NIPS 2017
Mon Dec 4th through Sat the 9th, 2017 at Long Beach Convention Center
Paper ID: 2965 Training Quantized Nets: A Deeper Understanding

### Reviewer 1

This papers investigates theoretically and numerically why the recent BinaryConnect (BC) works better in comparison to more traditional rounding schemes, such as Stochastic Rounding (SR). It proves that for convex functions, (the continuous weights in) BC can converge to the global minimum, while SR methods fair less well. Also, it is proven that, below a certain value, learning in SR is unaffected by decreasing the learning rate, except that the learning process is slowed down. The paper is, to the best of my understanding: 1) Clear, modulo the issues below. 2) Technically correct, except some typos. 3) Deals with a significant topic, which has practical implications: understanding how to train neural in networks with low precision. 4) Novel and original, especially considering that most papers on this subject do not contain much theory. 5) Has interesting results. Specifically, I think it helps clarify why is it so hard to train with SR over BC (it would be extremely useful if one could use SR, since then there would be any need to store the full precision weights during training). Some issues: 1) It is confusing that w_r and w_b are both denoted w in section 4. For example, since the BC bounds are on w_r, it should be clarified that the F(w_b) behaves differently (e.g., it should have an "accuracy floor), and what are the implications (e.g., it seems a somewhat unfair to compare this bound with the SR bound on w_b). 2) It is not clear how tight are these bounds, and especially the accuracy floor. The paper would have been stronger if you it had a lower bound on the error in SR. Also, I would suggest doing a (simple) simulation of a convex/strongly-convex functions to check the tightness of these results. 3) Percentage of weight change graphs do not look very convincing. In figure 3 the linear layers actually decrease in SR in comparison to BC. Also, in figure 4(b) both batch sizes arrive to almost the same value: the different convergence speed could be related to the fact that with smaller batch sizes we do more iterations per epoch. Minor issues: * The separation of the references to various advantages in lines [26-27] seems wrong. For example, [1] actually accelerated inference throughput (using a xnor kenrel), while [3,4] only discussed this. * line 34: "on" -> "to" * It should be mentioned on the description of the methods (R SR BC) that the weights are typically restricted to a finite domain. * lines 100-101: I guess the authors refer to the binary weights here, not w_r, since w_r was restricted to [-1,1] not {-1,1}. * lines 102-103: not clear if this true. See follow-up of [1]: "Quantized Neural Networks: Training Neural Networks with Low Precision Weights and Activations". * Lemma 1: I don't think it was previously defined that d is the dimension of w. Also, in the proof, the authors should consider keeping the L1 norm on the gradients instead of \sqrt(d) times the L2 norm, which can give a much higher "accuracy floor". * Line 122: confusing sentence: When alpha -> 0 the rounding actually becomes more destructive, as shown in section 5. The authors should consider replacing "rounding effect" with "rounding error per step", or removing sentence. * First equation in Supplementary Material (SM): change +1 to -1 * line 334 in SM: (11) -> (10) %% After author feedback %% The authors have addressed my concerns.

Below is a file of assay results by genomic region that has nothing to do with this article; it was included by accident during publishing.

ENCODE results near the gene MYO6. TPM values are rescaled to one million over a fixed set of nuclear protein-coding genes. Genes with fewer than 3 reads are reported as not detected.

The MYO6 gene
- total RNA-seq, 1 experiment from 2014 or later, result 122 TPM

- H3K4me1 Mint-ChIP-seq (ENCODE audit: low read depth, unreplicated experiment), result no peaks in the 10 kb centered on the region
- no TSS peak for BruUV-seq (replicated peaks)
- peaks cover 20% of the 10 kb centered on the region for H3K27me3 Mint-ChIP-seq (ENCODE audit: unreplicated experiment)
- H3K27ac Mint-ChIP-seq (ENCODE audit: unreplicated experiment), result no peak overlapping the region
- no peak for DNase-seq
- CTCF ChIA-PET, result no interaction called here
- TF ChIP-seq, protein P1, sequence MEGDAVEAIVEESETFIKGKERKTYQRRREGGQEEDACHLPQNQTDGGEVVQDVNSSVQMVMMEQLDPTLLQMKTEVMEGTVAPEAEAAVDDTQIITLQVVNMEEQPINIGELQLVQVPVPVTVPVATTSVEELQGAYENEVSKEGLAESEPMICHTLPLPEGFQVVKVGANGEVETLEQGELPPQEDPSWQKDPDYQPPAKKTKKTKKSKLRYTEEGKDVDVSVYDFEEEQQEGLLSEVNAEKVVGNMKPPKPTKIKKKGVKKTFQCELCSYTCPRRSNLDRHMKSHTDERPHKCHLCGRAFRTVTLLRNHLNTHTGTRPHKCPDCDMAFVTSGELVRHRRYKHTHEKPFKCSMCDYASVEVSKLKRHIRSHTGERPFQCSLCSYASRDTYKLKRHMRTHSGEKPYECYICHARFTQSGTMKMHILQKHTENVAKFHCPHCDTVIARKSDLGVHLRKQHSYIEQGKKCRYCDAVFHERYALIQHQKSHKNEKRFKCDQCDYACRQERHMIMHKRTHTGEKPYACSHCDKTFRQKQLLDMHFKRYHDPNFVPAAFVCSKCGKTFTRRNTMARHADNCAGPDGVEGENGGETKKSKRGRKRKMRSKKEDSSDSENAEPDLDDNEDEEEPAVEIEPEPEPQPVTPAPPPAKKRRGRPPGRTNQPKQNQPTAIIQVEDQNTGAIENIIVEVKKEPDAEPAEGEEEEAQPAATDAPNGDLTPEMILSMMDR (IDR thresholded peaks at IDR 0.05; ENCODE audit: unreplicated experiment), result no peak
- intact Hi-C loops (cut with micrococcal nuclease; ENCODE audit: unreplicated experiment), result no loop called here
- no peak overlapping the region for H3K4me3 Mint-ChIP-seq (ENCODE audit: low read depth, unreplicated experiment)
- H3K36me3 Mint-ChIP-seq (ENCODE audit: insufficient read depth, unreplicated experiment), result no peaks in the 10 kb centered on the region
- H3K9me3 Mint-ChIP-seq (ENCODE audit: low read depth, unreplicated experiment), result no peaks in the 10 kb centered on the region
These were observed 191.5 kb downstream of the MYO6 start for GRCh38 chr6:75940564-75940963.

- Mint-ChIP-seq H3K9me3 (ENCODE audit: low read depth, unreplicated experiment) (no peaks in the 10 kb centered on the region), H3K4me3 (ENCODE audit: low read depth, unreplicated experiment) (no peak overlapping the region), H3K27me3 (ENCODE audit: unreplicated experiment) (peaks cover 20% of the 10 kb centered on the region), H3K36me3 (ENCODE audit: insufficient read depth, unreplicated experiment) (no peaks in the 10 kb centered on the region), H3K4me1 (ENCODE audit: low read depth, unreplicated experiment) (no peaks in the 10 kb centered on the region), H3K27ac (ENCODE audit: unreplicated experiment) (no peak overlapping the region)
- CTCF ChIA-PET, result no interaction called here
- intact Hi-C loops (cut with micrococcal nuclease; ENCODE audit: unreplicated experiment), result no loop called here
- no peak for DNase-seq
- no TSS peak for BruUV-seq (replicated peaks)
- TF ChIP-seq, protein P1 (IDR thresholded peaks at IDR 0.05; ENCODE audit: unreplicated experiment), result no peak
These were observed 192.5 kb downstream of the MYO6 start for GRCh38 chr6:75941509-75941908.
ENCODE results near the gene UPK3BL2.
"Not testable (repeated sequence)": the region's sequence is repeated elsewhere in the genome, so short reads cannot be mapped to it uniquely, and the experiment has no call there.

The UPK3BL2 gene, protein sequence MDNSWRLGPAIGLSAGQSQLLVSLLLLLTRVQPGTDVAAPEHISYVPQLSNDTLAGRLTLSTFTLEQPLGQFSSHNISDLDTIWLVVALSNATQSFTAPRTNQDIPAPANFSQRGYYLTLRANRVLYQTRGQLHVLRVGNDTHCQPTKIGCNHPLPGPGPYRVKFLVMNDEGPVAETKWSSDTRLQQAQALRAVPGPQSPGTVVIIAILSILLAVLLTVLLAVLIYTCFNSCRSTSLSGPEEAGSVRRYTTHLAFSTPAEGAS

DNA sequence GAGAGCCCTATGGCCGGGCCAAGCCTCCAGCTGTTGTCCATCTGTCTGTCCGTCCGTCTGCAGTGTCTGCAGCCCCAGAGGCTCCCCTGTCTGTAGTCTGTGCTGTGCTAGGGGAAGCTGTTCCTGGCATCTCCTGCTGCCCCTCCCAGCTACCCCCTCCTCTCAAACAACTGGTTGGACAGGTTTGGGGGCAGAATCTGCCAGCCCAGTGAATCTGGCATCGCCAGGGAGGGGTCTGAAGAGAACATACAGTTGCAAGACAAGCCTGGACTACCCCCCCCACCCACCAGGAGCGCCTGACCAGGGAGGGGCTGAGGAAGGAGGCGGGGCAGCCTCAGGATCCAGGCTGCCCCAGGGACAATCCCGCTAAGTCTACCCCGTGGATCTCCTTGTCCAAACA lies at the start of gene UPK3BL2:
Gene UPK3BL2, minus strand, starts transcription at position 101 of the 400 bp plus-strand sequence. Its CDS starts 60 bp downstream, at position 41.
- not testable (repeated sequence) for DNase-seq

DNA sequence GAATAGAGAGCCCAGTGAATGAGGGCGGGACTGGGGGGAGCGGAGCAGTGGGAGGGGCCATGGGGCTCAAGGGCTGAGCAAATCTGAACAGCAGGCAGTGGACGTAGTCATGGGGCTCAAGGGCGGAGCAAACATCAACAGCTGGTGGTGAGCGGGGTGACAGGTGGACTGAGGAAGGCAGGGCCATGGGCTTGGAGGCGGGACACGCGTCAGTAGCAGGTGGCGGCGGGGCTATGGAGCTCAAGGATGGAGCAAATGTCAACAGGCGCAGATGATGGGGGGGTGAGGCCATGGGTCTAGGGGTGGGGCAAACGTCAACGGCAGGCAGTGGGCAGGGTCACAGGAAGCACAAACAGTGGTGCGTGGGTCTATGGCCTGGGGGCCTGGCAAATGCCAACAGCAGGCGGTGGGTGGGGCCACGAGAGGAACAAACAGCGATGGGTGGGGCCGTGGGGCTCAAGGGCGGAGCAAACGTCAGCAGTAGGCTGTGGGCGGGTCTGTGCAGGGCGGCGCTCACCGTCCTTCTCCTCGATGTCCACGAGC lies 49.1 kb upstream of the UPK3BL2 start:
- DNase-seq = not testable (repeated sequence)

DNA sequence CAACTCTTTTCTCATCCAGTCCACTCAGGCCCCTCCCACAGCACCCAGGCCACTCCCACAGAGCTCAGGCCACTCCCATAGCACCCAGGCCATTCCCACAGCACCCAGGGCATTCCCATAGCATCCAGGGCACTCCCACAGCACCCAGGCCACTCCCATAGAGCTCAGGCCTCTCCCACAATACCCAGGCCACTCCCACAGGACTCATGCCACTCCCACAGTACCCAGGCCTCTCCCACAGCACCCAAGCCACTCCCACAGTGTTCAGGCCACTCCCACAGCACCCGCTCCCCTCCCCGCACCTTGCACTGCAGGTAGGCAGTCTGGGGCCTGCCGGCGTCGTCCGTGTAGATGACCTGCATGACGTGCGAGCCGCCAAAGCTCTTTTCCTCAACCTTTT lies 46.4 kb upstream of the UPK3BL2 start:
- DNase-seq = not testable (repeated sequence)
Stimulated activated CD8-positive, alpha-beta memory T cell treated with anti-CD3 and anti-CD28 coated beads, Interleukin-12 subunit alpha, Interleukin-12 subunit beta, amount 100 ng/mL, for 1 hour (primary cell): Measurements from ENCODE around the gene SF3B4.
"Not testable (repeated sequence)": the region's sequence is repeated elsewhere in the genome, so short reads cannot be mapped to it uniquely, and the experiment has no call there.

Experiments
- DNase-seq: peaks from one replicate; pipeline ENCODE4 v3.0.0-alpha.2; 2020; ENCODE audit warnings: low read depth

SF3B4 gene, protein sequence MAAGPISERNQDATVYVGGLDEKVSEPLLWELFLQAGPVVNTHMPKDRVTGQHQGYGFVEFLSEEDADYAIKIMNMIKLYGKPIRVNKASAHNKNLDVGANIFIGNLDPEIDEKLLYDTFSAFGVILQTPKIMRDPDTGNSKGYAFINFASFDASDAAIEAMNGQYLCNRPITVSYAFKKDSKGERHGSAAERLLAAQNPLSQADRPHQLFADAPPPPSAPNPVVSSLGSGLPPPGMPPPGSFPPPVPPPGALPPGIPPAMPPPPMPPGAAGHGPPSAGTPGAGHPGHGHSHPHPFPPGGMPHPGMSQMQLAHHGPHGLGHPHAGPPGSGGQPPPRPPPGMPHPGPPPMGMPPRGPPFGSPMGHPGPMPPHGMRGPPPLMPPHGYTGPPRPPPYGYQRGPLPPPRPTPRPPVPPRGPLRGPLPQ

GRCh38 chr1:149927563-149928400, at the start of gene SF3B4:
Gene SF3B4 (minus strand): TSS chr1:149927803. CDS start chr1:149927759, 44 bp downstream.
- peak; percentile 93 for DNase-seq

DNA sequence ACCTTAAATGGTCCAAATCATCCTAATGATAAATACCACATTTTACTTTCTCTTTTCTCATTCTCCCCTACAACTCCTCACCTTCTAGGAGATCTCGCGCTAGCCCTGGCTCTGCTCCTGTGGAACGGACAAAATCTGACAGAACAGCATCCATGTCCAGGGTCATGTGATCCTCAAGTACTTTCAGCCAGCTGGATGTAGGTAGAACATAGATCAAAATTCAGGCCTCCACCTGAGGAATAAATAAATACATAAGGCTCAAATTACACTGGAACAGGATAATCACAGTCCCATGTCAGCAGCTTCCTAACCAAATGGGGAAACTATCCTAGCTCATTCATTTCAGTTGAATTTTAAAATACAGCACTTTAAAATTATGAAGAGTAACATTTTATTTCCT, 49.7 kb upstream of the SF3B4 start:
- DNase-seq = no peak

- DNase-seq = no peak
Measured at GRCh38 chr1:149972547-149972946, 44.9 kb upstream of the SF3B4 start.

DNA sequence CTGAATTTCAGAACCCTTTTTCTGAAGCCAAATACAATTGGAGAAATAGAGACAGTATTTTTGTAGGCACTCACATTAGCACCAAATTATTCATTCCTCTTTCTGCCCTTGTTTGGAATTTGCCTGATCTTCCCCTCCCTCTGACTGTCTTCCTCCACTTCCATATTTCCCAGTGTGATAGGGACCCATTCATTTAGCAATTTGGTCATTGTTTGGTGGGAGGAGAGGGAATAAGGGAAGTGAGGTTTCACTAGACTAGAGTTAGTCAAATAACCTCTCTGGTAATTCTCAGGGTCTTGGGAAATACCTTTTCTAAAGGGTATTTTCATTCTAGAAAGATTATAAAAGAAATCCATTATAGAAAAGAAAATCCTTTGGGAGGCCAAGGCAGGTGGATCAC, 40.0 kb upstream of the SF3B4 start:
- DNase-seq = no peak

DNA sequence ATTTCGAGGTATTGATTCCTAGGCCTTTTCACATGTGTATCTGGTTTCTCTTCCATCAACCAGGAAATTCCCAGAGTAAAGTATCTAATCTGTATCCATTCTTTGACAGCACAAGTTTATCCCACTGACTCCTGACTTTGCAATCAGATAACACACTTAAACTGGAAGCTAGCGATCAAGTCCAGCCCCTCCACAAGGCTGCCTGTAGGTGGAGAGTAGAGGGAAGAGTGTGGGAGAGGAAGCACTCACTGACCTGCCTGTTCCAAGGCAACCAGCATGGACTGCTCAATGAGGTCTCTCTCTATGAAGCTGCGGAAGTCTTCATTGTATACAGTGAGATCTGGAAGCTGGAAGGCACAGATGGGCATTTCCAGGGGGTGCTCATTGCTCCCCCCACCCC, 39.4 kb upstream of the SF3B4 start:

### Reviewer 2

his paper presents theoretical analysis for understanding the quantized neural networks. Particularly, the convergence analysis is performed for two types of quantizers, including the stochastic rounding (SR) and binary connect (BC), with different assumptions. Empirical evaluation and results are also provided to justify the theoretical results. Pros. 1. In general this paper is well written. Quantized nets have lots of potential applications, especially for the low-power embedded devices. Although many quantized nets have shown promising performance in practice, a rigorous analysis of these models is very essential. This paper presents some interesting theoretical results along this direction. 2. This paper shows the convergence results in both convex and non-convex settings, although certain assumptions are imposed. Cons. 1. Experimental results from Table 1 suggest that BC-ADAM outperforms SR-ADAM and R-ADAM in every case. An additional comparison of runtime behavior would be very helpful in evaluating the efficiency of these methods in practice. 2. The authors claimed that, a smaller batch size leads to an lower error for BC-ADAM, while a larger batch size is preferred for SR-ADAM. However, only two batch sizes (i.e., 128 and 2014) are employed in the evaluation. More batch sizes such as 256 and 512 should be adopted to testify if the conclusion consistently holds across multiple sizes.